Watching old movies and seeing old advertisements can be shocking for young people. The world is a vastly different place than it was 50 years ago – in both good ways and bad ways.
It’s hard to imagine, but it wasn’t too long ago that blatant racism was commonplace. Even with well-respected celebrities.
Who was John Wayne?
People are going nuts over a recently uncovered interview with legendary film actor John Wayne. “The Duke,” as he’s called, was among the most famous box office stars for more than three decades. He was well-known as a true American cowboy.
As one biographer said, “John Wayne personified for millions the nation’s frontier heritage. Eighty-three of his movies were Westerns, and in them he played cowboys, cavalrymen, and unconquerable loners extracted from the Republic’s central creation myth.”
What did the interview say?
The interview in question appeared in a 1971 issue of Playboy. Twitter users caused excerpts from the interview to go viral. In one part, John Wayne said that there’s “quite a bit of resentment” among “blacks,” and went on to say: “But we can’t all of a sudden get down on our knees and turn everything over to the leadership of the blacks. I believe in white supremacy until the blacks are educated to a point of responsibility.”
He also wasn’t too fond of Native Americans. Wayne stated his opinions on this group, saying, “I don’t feel we did wrong in taking this great country away from them.” Then he had the suggestion that
“I don’t know why the government should give them something that it wouldn’t give me,” he said of reparations.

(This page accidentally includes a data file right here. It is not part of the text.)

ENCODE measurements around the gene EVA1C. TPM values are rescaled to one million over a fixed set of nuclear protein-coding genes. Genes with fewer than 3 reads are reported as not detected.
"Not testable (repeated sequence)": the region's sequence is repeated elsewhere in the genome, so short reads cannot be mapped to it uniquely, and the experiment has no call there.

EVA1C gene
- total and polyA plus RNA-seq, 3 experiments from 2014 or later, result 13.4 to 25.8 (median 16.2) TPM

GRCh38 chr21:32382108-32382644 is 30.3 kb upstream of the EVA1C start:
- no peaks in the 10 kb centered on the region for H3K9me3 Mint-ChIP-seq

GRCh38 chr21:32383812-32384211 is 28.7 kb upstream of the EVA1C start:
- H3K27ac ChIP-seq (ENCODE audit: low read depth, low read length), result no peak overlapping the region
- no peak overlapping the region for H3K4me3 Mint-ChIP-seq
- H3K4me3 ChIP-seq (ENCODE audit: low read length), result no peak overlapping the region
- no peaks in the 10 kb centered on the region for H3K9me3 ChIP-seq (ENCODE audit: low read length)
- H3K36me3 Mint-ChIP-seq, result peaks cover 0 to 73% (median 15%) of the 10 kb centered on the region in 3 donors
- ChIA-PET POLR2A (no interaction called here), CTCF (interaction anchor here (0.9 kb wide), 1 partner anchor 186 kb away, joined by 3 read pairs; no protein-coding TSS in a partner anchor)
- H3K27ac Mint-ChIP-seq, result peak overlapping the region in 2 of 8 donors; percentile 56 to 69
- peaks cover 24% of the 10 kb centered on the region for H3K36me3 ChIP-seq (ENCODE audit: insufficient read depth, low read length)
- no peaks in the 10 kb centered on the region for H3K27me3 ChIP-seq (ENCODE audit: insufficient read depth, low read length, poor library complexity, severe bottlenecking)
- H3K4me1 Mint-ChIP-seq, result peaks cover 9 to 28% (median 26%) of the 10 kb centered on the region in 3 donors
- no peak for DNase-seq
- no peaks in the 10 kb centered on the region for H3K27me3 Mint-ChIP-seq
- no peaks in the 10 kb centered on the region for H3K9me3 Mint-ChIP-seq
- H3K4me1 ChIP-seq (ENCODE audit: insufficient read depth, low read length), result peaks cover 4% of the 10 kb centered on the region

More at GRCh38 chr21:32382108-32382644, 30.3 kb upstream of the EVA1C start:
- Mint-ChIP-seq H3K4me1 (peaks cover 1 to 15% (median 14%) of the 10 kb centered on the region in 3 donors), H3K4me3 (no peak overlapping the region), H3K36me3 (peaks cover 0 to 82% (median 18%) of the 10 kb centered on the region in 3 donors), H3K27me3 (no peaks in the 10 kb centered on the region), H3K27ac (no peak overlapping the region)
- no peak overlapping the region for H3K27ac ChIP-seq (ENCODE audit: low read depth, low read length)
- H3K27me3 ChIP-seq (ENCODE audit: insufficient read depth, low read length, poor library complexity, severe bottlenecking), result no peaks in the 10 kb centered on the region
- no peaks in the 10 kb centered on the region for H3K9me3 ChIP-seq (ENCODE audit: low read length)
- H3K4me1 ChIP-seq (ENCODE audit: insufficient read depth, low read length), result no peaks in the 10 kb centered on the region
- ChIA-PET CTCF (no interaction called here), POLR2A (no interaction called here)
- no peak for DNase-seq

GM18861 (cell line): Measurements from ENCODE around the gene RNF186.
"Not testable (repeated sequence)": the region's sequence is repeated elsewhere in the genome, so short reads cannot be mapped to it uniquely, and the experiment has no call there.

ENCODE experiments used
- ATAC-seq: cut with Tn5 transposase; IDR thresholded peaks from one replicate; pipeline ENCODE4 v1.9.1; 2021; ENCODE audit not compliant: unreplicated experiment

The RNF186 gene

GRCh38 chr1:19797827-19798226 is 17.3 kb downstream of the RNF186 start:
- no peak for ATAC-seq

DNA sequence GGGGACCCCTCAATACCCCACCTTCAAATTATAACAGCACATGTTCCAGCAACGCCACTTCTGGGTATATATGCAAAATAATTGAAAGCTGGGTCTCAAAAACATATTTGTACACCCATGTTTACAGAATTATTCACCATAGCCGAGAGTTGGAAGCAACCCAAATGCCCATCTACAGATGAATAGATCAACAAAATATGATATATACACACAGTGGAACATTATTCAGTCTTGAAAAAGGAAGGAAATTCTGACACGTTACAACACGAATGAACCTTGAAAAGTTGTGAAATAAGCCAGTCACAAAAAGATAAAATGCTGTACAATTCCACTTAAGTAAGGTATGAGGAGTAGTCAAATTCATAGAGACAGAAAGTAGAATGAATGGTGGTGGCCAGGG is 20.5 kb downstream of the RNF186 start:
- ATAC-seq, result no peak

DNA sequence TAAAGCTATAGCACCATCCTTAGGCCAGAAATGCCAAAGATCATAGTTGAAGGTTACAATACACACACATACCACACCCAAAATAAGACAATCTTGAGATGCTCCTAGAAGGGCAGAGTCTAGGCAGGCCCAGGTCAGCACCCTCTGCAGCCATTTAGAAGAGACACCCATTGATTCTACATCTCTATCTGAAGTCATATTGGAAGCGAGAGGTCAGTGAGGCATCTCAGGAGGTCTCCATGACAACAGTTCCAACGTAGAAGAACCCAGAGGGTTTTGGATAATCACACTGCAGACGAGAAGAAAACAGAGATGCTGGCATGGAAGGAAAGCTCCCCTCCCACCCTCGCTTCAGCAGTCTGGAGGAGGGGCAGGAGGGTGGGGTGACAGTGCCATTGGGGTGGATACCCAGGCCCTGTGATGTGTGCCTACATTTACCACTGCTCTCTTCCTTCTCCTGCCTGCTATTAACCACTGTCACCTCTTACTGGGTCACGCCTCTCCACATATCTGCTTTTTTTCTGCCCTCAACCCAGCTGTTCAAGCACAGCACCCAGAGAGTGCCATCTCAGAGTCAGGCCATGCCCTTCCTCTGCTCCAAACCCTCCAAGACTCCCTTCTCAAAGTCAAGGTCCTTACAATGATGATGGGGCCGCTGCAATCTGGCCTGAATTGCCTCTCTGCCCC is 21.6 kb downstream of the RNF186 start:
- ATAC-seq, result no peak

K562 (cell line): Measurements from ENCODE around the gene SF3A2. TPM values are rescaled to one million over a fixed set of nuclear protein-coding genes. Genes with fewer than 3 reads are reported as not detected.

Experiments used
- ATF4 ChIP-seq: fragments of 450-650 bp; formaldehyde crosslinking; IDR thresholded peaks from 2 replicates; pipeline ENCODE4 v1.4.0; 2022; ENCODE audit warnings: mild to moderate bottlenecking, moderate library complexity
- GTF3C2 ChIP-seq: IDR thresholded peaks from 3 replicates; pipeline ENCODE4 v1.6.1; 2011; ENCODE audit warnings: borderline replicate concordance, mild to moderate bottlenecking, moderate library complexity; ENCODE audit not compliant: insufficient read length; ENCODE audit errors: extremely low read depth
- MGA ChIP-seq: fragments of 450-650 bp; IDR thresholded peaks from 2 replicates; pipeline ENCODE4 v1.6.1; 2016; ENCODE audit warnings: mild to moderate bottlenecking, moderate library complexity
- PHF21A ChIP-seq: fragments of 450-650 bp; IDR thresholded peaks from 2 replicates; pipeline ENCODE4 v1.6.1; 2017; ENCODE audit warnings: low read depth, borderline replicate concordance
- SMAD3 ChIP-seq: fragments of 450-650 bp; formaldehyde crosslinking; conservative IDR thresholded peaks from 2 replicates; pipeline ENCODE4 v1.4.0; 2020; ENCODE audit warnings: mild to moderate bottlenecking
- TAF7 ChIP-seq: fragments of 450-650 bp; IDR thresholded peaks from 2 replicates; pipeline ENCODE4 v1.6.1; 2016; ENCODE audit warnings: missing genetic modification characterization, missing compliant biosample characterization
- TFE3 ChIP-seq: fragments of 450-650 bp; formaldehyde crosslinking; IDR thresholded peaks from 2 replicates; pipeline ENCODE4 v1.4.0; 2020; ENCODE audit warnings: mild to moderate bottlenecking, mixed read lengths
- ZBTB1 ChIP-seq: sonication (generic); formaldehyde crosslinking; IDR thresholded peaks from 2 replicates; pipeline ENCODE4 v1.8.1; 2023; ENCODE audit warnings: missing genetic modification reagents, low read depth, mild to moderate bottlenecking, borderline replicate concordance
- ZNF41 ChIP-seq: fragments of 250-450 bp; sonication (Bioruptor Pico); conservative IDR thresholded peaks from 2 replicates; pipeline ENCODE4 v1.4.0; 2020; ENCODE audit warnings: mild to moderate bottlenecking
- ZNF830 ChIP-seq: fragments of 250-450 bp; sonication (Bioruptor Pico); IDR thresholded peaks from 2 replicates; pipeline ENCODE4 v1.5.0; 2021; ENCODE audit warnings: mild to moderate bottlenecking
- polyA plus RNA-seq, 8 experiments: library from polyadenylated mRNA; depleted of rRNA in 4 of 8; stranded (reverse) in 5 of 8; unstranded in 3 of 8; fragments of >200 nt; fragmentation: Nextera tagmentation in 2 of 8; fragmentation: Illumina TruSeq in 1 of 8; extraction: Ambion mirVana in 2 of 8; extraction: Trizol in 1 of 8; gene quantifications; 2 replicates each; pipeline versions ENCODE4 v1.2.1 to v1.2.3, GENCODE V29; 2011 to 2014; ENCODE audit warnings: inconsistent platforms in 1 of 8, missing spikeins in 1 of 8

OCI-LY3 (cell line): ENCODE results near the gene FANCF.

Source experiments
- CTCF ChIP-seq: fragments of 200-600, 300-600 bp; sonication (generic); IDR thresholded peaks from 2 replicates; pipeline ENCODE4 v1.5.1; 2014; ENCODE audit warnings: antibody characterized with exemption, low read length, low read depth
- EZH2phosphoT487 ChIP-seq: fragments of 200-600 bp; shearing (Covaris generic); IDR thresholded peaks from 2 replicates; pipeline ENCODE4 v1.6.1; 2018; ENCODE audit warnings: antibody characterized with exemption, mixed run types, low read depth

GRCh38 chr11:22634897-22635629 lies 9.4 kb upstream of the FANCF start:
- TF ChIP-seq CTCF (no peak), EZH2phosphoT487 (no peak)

Like so many other older folks, John Wayne was also critical of the younger generation. He said, “The American public is getting sick and tired of what these young people are doing.”
John Wayne’s family responds to the criticism
People were outraged about the comments. But it’s hard to make a villain out of John Wayne when these statements were made so long ago. His family responded to the backlash, telling Fox News, “We hope America remembers John Wayne as we do: a devoted family man, great friend and cherished actor on the big screen, as well as for his continuing work to find a cure for cancer through the John Wayne Cancer Foundation and the John Wayne Cancer Institute.”
The statement continued: “It’s unfair to judge someone on something that was written that he said nearly 50 years ago when the person is no longer here to respond. Regardless of color, ethnicity or sexual preference, [our] father taught us to treat all people the same, with respect.”
John Wayne passed away in 1979 at the age of 72.